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10 September, 2017

Why Muslim world lagged behind in science

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Science and knowledge played an important role in Islam from the very beginning of its existence in our world. Between 8th and 14th centuries, the Islamic civilization owing to its support for education and science was a scientific, cultural and spiritual center of the world. The Islamic culture, inspired by religious dynamics and geographical advancement, accepted scientific achievements of other civilizations and developed them further. At that time, education was one of the main features of religion.

Thus, Islamic culture greatly contributed to the development of Western civilization and opened up the way for the development of humankind. The Arabic script was a strong tool of science, philosophy, and logic; as a result, information and knowledge were widespread everywhere like never before in the history of humanity.   

Most importantly, there was no conflict between the mind and the heart in Islam. According to Islamic philosophy, God created the things for human beings to think and conceive them. In addition to religion, God created sciences, which study the nature of things so that a man can perceive those things and gain insight into His purpose.    

In the middle Ages, religion in the West rejected knowledge and fought against science, which leads to religious fanaticism, Inquisition, wars, and rise of imperialism. In the same way, some Muslims are still unable to get rid of ignorance and narrow concepts.  

 From the 15th century, the Muslim world was lagging behind in development because of certain objective reasons. The lack of unity in the Muslim world, triumph of limited, narrow formalism over inclusive rational and profound spiritual principles of Islam, Mongol and Crusades invasions, stagnation of international trade along the Silk Road, demographic growth in Europe, emergence of capitalism and industrial revolution were the main reasons of why Muslims lost in the game. In the new era, almost all of the Muslim countries were dependent on the world geopolitical powers, and therefore, education and science in those countries were not developed.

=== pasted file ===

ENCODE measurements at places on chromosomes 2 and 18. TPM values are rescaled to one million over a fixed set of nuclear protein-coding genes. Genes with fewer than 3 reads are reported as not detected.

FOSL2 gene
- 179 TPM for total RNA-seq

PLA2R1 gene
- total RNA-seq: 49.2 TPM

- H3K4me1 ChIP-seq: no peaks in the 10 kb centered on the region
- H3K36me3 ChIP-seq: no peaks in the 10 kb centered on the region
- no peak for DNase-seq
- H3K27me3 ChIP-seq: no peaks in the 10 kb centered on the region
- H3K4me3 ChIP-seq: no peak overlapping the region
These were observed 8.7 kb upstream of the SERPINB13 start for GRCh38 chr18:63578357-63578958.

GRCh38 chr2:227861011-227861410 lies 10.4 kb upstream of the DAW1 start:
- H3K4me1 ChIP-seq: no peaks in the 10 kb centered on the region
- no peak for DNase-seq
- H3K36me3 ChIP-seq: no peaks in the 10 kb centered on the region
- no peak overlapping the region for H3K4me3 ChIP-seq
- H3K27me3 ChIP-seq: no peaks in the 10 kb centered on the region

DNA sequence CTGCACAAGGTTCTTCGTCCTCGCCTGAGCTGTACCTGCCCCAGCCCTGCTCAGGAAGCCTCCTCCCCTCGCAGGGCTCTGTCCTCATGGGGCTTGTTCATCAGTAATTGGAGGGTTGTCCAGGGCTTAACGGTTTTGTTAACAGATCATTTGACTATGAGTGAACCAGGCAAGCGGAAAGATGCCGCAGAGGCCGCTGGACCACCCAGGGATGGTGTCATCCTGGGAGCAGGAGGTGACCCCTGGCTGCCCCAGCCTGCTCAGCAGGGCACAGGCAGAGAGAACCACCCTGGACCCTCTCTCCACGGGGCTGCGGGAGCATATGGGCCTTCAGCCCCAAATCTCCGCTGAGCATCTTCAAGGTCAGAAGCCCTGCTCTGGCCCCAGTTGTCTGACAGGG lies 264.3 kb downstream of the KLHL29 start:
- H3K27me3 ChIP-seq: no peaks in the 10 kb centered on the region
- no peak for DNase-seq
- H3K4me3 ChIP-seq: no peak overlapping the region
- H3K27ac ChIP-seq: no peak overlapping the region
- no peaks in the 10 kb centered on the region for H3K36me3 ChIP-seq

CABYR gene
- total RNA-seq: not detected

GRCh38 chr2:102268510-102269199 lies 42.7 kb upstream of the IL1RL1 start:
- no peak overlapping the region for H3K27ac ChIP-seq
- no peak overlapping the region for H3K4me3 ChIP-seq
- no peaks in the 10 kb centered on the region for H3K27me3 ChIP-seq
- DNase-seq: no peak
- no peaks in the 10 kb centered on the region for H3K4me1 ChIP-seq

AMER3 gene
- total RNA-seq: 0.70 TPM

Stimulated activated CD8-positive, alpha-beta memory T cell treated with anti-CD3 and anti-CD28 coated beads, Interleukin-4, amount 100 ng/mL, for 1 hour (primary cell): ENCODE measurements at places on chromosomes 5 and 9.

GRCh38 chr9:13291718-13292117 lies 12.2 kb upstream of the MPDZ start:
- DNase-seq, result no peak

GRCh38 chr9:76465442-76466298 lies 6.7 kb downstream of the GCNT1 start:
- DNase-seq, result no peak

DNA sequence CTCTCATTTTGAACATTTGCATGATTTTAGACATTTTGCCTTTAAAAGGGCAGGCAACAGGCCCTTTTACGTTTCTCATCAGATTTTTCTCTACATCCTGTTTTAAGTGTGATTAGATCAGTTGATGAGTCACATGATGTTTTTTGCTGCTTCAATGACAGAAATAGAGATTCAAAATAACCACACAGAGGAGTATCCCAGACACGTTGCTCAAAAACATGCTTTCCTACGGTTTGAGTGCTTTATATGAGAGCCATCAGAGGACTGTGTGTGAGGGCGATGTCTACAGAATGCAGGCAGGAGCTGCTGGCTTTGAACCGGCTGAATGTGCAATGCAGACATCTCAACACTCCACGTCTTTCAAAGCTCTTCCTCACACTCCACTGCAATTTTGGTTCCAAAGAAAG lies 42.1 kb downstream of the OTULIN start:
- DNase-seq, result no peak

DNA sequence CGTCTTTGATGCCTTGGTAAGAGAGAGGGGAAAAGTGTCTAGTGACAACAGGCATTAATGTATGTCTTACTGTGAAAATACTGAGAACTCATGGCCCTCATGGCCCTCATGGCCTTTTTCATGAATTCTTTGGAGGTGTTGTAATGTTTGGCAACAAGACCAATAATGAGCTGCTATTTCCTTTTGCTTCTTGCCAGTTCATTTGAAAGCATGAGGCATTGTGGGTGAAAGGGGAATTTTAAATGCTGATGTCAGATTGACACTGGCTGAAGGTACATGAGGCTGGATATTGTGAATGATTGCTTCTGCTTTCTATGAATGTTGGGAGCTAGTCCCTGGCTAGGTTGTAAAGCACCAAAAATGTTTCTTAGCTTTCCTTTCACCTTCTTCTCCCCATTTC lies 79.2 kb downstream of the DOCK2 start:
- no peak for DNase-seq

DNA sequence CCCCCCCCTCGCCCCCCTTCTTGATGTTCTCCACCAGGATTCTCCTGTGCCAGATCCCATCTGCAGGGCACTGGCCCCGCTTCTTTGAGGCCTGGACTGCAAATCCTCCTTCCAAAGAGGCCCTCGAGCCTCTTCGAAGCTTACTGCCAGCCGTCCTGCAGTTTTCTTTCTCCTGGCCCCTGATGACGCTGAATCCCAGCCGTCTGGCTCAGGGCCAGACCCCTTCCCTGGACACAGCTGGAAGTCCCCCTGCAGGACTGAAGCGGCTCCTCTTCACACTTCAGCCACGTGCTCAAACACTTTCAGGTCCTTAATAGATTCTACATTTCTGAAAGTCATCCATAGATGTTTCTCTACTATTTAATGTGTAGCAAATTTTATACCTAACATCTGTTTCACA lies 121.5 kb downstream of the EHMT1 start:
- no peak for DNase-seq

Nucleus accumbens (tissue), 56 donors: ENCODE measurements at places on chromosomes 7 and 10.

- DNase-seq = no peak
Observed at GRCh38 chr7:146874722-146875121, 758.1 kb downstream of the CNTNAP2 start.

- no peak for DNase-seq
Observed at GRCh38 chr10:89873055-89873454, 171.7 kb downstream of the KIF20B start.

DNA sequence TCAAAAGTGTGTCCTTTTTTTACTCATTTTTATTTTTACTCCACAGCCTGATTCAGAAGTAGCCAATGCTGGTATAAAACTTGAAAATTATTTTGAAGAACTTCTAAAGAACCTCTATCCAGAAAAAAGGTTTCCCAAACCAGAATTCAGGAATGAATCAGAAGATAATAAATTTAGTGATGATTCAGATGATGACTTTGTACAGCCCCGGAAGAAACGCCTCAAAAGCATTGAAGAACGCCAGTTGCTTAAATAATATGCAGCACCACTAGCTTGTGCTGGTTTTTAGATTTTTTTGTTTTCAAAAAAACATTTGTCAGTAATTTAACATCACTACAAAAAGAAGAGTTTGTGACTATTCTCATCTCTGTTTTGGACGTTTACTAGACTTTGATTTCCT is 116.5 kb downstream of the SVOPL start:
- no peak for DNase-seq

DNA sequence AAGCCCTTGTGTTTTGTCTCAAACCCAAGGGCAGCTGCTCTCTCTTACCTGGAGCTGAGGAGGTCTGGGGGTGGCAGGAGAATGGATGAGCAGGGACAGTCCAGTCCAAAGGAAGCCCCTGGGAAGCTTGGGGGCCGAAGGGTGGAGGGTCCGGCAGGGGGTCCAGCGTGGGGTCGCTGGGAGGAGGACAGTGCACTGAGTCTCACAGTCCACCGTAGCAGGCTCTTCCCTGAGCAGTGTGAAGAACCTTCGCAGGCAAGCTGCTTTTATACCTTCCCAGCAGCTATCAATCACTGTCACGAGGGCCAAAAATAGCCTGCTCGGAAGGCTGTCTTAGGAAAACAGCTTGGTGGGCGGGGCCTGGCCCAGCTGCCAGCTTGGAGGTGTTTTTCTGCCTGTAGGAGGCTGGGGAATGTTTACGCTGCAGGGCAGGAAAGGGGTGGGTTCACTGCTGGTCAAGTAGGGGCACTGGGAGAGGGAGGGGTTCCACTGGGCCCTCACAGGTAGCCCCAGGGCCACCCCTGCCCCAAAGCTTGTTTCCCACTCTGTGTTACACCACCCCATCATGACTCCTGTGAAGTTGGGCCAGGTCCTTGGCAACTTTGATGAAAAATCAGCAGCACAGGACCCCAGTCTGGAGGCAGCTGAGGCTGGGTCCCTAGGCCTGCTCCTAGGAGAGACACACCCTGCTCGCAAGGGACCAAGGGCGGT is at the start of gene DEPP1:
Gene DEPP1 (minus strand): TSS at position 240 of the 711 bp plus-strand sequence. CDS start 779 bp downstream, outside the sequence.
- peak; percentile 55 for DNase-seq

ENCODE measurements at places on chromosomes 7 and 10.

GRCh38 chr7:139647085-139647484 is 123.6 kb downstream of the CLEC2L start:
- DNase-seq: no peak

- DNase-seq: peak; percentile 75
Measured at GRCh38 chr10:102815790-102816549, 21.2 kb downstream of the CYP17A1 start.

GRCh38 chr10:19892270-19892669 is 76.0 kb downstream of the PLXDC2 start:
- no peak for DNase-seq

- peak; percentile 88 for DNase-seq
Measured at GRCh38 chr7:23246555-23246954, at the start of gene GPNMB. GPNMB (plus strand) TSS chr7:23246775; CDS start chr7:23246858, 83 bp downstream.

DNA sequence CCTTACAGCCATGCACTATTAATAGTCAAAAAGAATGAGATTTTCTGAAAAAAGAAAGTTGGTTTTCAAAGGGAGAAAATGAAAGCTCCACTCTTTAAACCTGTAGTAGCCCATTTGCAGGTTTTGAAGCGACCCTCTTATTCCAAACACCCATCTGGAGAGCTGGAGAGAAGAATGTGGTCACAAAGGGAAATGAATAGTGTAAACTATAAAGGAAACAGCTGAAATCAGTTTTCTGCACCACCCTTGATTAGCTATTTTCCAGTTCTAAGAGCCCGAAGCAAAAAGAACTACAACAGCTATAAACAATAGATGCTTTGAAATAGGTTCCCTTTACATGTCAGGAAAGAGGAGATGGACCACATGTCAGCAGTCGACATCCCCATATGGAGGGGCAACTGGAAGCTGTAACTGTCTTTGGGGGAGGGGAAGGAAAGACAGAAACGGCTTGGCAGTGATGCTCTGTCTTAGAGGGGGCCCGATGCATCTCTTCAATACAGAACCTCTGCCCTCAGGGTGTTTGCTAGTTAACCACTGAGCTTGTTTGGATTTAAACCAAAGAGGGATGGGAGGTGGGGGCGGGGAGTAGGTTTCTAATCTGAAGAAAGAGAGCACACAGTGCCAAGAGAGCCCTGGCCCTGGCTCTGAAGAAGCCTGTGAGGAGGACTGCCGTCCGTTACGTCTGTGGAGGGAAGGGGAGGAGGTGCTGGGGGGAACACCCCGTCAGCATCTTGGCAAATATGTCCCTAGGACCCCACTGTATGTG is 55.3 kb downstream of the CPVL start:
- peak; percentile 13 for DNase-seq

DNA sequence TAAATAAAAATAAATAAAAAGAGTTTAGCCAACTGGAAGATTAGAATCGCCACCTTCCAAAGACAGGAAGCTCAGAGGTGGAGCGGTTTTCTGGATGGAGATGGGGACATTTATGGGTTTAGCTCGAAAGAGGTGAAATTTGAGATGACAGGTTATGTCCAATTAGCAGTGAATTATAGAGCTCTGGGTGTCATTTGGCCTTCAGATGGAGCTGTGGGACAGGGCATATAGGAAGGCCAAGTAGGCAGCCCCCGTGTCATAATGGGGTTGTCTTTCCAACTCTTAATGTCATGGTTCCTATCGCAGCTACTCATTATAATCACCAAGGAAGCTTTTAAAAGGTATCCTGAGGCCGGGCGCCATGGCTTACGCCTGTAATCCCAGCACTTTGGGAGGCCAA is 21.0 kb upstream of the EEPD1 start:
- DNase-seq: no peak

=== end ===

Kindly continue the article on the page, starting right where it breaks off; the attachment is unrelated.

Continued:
Many Muslim countries were suffering from unresolved political, legal and socio-economic problems. During colonialism, all of these problems became even worse and instigated continuous uprisings and instability in the Middle East. Religious radicalism in some Muslim countries derived from both poverty and ignorance. It should be noted that development of education, science, and technology in the developed countries is directly related to the protection of political and economic rights of people.  

Muslim countries possess two-thirds of the world's energy resources. For instance, 63% of oil and gas on Earth belongs to Islamic nations. In spite of this, 26% of the population in 57 member states of the OIC are living in the grip of poverty. Most of the Muslim countries are lagging behind civilized countries in socio-economic development. Despite the demographic explosion in the Islamic world in 20th and 21st centuries, Muslim nations have a low level and quality of knowledge and human resources. For example, the number of researchers in Europe is 10 times higher than in the OIC countries. In Europe, the number of scientists per 1 million people is about 5 000, while in Muslim countries this figure is less than 1000 people, except for Turkey, Iran, Egypt, Azerbaijan, Kazakhstan, Tunisia, and Malaysia. Turkey and Iran provide half of the academic works, published in the OIC countries. One-third of scientific publications in the OIC countries were published in Malaysia. As for export of technology, Malaysia provides about 80% of high-tech exports, produced in the OIC countries. In the Arab world, Tunisia and Jordan are leaders. The richest Gulf countries provide substantial financial support to the university and religious education rather than scientific research.